• Thea

            Brenda: Wow. You are amazing. You have come so, so far. I’m wishing you all the luck in the world.

          • Brenda

            Thank you. I really appreciate all the suggestions. I’m still trying to figure out if there is anything else I can change to improve.

          • Thea

            Brenda:

            You may want to check out this NutrtionFacts article on amla:

            http://nutritionfacts.org/2012/01/17/amla-indian-gooseberries-versus-cancer-diabetes-and-cholesterol/

            The article not only references amla, but dried apples. Something else that you might use in your tweaking.

            Good luck!

          • Brenda

            I did buy amla powder and was using it prior to my last blood tests but haven’t been using it recently – though I did find dried golden berries. I eat whole apples – two a day – do you think dehydrating them adds something that eating them “raw” doesn’t? I’ll watch the video again – sometimes I think I’ve memorized most of them. :) I think someone made a comment about amla powder being consumed on an empty stomach – I was mixing it with turmeric and non fat soy milk like a mini shake.

          • Thea

            Brenda: re: ” do you think dehydrating them adds something that eating them “raw” doesn’t?”

            I have absolutely no clue. At a complete guess, I would say that rather than a chemical change that makes a difference, the dry apples are simply more concentrated – you can eat more because the water has been removed. If that’s the issue, then whole apples would be just fine. My goodness, two hole apples sounds pretty good to me!

            But I really don’t know. For all I know, the experiment was with dried apples because those are easier to fake for a control group. Maybe… ?

          • Dommy

            Exercise!!!

          • jessica torok

            In Grain Brain, Dr Perlmutter says cholesterol is important for healthy brain.

          • Brenda

            yes and I agree with that. I don’t want it down to some unreasonable level, just to where the doctor will stop making excuses why I have to take statins. My total is 220, I’d be happy with it under 200, preferably under 150; HDL is 37 but I believe recent studies say higher isn’t better. My LDL is 121, I’d like it under 100, triglycerides are 310 and need to be at least under 150 but since they were at 600 they are improved. Since I’m two years plant based, whole foods it is all what my body is making not dietary. I wasn’t touching any nuts at all per Dr. E’s recommendations but I just started, especially walnuts to see if that helps.

          • Darryl

            Elsie, a number of studies have pointed to deficiencies in HDL cholesterol in depression, which is fortunate as this is generally considered the “good” kind of cholesterol: 1, 2, 3, 4, 5.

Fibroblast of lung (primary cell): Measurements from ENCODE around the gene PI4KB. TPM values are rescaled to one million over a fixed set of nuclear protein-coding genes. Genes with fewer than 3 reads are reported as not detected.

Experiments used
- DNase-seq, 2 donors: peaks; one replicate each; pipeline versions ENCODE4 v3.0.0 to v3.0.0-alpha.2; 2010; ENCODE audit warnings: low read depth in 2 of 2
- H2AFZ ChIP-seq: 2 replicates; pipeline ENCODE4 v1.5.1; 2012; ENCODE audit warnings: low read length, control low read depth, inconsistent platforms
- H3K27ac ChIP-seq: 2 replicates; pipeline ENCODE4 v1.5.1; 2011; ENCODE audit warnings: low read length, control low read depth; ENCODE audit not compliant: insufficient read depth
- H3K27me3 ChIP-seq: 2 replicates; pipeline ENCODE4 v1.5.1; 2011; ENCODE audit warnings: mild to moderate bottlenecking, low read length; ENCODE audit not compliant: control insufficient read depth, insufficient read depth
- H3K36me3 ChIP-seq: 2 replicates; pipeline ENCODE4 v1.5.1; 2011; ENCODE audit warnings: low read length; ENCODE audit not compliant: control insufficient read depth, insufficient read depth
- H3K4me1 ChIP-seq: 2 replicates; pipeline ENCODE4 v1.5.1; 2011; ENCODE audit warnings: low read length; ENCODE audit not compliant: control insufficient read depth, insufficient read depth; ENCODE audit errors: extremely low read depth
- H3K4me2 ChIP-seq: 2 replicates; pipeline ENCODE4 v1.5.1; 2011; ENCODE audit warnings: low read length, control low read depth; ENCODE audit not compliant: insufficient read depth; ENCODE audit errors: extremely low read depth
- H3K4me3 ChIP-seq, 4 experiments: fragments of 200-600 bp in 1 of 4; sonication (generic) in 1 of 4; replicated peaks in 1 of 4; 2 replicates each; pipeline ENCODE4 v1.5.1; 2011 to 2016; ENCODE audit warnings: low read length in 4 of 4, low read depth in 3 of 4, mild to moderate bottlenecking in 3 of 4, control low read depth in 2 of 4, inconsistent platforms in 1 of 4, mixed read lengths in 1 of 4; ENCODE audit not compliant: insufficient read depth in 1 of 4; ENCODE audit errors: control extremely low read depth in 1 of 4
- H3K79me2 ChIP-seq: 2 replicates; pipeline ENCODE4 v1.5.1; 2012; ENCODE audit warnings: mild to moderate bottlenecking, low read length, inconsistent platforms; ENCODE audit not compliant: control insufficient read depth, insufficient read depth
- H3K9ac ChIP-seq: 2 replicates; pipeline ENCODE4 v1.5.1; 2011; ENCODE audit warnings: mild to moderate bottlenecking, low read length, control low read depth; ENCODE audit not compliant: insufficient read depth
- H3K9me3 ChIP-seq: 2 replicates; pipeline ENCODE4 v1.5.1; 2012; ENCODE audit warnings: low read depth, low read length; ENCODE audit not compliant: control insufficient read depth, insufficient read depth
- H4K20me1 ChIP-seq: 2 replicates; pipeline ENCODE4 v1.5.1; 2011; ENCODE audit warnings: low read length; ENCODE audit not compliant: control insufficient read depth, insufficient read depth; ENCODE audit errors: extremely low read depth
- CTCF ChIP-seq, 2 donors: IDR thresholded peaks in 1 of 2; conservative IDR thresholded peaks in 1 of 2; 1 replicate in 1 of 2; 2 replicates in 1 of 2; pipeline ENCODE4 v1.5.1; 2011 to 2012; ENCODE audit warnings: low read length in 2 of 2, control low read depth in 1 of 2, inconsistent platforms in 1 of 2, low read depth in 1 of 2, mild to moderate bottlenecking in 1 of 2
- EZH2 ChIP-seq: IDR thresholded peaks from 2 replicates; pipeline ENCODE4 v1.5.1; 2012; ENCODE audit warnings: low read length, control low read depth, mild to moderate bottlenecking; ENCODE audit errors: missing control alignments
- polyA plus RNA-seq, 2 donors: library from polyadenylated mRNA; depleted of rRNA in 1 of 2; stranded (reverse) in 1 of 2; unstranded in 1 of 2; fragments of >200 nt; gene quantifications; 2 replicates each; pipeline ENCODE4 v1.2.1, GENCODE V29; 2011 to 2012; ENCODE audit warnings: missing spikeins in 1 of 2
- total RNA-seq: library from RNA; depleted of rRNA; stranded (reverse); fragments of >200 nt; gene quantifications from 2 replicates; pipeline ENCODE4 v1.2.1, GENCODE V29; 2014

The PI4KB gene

Some lifestyle and diet changes that increase HDL cholesterol include aerobic exercise, weight loss, smoking cessation, moderate alcohol consumption, monounsaturated fats, long-chain omega-3s (eg algal EPA/DHA), soluble fiber, and cranberry juice. Several of these have improved the course of depression in clinical studies, though their mechanism (via HDL or otherwise) isn’t clear.

            For seriously low HDL which is a marker of cardiovascular risk, doctors have prescribed high dose nicotinic acid (niacin, a vitamin B3) or fibrates (fenofibrate, bezafibrate, gemfibrozil). However, it’s not so clear this has cardiovascular benefits.

          • Thea

            Darryl: I know you were replying to Eslie, but I wanted to thank you for this reply. I found it very interesting and helpful!

          • Linda N

            Coconut oil and butter. Red Palm oil.

          • elsie blanche

            Maybe I’ll try the red palm oil (i never have had it before), but butter is very inflammatory for me….Body pain and dermatitis .

          • Linda N

            I meant coconut butter.

    • Thea

      Cindy: re: “Can vegans have cholesterol that is to low?”

      I think Darryl’s reply is helpful. You might also check out this video from NutritionFacts: “Can cholesterol be too low?”:
      http://nutritionfacts.org/video/can-cholesterol-be-too-low/

    • KWD

      Hi Cindy, As far as seaweed and Fukushima….this video of Dr. Greger’s references a chart from a study in 2009 (before the accident) that shows dietary sources of Polonium and seaweed is on the pie chart around 2:50 seconds. http://nutritionfacts.org/video/fukushima-and-radioactivity-in-seafood/

      A quick search of pubmed also pulled up a list of papers of which some of them are post-Fukushima studies that may be relevant to your question: http://www.ncbi.nlm.nih.gov/pubmed?term=seaweed+fukushima&cmd=DetailsSearch

    • http://www.mokysblog.com/ Moky